The Conference Board's Leading Economic Indicators (LEI) continued its decline in July, dropping 0.4% MoM (as expected).
The biggest positive contributor to the leading index was stock prices at 0.15
The biggest negative contributor was ISM New Orders at -0.18
This is the 16th straight monthly decline in the LEI (and 17th month of 18) - the longest streak of declines since 'Lehman' (22 straight months of declines from June 2007 to April 2008)
“The US LEI - which tracks where the economy is heading - fell for the sixteenth consecutive month in July, signaling the outlook remains highly uncertain” said Justyna Zabinska-La Monica, Senior Manager, Business Cycle Indicators, at The Conference Board.
“On the other hand, the coincident index (CEI) - which tracks where economic activity stands right now - has continued to grow slowly but inconsistently, with three of the past six months not changing and the rest increasing. As such, the CEI is signaling that we are currently still in a favorable growth environment.
However, in July, weak new orders, high interest rates, a dip in consumer perceptions of the outlook for business conditions, and decreasing hours worked in manufacturing fueled the leading indicator’s 0.4 percent decline.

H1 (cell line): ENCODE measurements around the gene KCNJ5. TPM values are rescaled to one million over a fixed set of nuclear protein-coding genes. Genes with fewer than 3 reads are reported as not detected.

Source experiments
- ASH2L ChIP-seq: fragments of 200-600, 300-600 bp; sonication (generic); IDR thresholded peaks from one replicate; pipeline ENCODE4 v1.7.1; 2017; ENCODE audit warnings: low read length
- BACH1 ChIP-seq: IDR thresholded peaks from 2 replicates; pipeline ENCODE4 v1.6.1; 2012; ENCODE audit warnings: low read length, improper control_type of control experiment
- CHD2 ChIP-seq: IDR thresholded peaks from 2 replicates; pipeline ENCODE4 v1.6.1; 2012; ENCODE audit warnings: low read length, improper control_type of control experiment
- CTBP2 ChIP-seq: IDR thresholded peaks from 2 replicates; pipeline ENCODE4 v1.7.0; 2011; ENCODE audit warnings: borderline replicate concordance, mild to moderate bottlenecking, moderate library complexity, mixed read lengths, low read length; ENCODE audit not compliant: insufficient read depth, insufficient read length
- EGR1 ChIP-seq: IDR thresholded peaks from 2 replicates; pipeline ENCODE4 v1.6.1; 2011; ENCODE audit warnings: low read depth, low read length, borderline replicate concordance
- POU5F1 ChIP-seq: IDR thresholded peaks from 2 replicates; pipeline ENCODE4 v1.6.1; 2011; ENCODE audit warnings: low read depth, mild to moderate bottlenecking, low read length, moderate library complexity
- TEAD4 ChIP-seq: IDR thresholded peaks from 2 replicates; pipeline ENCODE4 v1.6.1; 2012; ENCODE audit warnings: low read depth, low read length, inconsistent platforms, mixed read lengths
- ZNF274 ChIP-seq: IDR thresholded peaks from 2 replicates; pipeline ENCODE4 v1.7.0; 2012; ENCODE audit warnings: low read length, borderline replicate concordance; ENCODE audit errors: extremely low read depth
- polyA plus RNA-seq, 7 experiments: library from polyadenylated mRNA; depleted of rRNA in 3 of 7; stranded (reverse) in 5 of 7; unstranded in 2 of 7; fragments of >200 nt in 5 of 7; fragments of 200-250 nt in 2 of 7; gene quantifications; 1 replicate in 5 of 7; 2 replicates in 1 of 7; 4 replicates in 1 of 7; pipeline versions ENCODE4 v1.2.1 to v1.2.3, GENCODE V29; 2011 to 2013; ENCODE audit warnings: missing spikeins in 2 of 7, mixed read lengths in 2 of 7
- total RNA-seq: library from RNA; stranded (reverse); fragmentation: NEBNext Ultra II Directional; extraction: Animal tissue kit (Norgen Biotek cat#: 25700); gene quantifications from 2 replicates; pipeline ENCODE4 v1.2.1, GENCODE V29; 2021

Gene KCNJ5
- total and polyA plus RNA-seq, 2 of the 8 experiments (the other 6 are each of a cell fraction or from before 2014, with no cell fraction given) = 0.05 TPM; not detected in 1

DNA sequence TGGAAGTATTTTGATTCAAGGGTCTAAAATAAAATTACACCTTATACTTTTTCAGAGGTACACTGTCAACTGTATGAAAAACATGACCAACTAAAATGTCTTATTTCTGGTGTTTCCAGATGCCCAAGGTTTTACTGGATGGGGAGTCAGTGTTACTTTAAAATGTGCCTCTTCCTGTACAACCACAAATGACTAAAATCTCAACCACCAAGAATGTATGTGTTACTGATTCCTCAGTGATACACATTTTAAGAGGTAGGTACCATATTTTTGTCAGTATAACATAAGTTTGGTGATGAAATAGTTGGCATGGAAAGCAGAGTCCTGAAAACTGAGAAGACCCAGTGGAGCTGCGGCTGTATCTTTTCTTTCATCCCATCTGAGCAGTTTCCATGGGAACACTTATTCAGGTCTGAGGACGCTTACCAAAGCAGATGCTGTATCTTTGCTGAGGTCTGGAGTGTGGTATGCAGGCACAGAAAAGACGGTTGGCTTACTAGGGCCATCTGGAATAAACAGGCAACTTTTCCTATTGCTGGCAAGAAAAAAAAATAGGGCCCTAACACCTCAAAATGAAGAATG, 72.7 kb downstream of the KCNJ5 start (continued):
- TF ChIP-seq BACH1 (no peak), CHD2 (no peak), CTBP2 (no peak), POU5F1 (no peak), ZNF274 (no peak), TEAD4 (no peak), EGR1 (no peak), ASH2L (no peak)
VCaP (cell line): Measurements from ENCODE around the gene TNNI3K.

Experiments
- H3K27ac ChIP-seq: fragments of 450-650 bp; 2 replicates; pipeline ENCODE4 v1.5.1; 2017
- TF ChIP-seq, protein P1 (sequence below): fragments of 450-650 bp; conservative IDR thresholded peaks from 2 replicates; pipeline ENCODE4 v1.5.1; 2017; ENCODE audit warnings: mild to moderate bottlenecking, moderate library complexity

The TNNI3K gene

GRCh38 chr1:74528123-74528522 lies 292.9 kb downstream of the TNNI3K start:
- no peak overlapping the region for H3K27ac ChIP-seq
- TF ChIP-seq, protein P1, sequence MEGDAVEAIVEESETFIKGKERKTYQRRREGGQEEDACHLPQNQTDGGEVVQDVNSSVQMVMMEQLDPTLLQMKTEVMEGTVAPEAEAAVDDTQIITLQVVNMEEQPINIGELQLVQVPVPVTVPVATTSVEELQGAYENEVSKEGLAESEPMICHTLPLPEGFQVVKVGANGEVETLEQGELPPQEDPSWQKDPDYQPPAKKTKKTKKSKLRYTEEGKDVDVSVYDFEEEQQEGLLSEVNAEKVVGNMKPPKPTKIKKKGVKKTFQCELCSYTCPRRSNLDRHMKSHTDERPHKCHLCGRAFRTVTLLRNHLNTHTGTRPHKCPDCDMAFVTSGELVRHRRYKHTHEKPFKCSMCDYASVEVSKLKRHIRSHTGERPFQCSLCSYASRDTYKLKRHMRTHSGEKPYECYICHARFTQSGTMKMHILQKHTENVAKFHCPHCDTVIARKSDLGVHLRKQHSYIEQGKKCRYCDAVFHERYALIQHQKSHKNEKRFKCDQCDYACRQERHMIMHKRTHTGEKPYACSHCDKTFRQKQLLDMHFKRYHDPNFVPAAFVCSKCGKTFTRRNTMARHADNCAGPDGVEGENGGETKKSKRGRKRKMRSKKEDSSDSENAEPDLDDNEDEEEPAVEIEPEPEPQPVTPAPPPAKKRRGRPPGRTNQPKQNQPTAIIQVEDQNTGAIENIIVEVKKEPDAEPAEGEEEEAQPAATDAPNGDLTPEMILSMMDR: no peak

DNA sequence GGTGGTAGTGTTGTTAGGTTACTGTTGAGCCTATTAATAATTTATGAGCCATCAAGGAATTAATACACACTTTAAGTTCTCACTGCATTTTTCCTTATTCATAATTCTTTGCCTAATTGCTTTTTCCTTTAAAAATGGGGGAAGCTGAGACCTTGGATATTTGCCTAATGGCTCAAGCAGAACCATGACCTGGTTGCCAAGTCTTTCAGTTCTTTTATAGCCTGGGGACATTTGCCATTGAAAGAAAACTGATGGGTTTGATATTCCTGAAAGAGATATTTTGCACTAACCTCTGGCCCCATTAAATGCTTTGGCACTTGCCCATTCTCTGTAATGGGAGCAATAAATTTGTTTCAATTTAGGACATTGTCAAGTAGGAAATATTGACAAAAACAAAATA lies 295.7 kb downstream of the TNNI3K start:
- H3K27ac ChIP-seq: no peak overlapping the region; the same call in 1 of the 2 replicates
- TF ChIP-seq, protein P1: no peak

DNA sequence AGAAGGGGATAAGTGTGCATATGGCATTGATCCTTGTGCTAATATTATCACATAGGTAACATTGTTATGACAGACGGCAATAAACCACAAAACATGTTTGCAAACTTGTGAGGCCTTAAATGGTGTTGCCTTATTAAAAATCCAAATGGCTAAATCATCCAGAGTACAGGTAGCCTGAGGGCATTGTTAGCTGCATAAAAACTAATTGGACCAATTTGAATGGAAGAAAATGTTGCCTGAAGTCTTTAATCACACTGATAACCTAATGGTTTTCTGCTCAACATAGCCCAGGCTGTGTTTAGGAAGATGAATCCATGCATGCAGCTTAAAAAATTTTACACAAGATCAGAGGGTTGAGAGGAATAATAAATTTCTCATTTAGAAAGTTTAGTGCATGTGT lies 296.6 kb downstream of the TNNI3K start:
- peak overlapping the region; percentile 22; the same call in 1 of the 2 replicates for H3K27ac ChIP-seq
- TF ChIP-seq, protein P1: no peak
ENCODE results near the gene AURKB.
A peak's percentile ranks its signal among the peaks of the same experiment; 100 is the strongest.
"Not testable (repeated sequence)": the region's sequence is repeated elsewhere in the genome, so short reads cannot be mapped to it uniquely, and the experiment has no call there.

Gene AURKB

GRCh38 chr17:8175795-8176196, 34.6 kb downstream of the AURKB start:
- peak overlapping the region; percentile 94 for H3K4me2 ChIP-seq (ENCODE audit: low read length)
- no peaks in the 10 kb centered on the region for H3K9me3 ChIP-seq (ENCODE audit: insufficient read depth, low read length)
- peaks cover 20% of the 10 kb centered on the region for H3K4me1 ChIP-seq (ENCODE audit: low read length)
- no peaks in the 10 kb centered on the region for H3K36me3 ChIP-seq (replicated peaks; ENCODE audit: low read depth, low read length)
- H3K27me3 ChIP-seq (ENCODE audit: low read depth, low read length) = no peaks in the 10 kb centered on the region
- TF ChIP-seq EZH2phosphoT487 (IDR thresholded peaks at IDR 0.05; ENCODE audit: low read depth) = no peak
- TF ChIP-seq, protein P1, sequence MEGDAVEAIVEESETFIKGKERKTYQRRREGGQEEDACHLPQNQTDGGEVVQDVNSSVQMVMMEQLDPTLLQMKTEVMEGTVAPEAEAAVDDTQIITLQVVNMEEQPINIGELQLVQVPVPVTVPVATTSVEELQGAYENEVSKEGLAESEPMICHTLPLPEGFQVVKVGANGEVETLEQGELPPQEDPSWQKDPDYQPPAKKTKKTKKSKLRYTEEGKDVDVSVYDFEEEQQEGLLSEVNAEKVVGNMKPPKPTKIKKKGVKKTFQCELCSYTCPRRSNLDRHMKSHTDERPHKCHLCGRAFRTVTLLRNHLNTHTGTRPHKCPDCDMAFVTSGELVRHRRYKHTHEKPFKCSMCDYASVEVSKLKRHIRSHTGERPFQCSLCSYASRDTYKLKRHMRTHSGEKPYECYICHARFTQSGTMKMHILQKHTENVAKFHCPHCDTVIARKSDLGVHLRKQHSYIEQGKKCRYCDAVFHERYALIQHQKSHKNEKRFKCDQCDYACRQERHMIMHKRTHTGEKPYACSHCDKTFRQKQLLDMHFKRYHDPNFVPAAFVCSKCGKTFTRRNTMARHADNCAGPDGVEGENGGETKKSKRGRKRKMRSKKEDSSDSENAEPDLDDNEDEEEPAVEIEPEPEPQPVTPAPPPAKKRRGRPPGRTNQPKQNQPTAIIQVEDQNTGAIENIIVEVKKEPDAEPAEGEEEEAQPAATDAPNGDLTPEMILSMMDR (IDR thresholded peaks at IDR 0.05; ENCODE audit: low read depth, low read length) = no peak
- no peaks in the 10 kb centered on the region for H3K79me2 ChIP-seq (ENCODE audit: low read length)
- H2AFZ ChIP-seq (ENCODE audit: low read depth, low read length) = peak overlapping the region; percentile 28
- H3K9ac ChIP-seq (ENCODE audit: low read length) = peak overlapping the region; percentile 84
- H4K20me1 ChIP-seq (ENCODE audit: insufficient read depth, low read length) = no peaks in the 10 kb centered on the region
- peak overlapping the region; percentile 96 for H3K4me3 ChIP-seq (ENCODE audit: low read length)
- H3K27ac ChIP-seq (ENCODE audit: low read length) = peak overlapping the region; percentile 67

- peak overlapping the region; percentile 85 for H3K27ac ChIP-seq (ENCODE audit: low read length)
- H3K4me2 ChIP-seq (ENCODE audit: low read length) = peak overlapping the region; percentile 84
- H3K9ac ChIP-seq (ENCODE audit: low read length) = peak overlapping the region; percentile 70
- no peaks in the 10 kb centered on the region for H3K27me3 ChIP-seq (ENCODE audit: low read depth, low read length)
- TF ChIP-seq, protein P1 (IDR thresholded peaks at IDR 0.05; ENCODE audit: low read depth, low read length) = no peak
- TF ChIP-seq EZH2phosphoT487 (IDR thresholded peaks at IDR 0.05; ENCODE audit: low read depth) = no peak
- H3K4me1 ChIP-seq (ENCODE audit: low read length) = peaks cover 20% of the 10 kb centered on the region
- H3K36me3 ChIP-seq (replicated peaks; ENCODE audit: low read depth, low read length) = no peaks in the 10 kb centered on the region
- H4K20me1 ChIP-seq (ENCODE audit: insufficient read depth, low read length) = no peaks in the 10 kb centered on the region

The leading index continues to suggest that economic activity is likely to decelerate and descend into mild contraction in the months ahead.”
Despite 'soft landing' hype, the LEI is showing no signs at all of 'recovering', hitting its lowest since Sept 2017 (outside of COVID)
And on a year-over-year basis, the LEI is down 7.5% - close to its biggest YoY drop since 2008 (Lehman) outside of the COVID lockdown-enforced collapse...
Not a good sign for Real GDP. (The annual growth rate of the LEI remained negative, confirming weaker economic activity ahead)...
The trajectory of the US LEI continues to signal a recession over the next 12 months
The Conference Board now forecasts a short and shallow recession in the Q4 2023 to Q1 2024 timespan.
Is this the cleanest view of The Fed's tightening impact on the US economy? Certainly doesn't look like a 'soft' landing.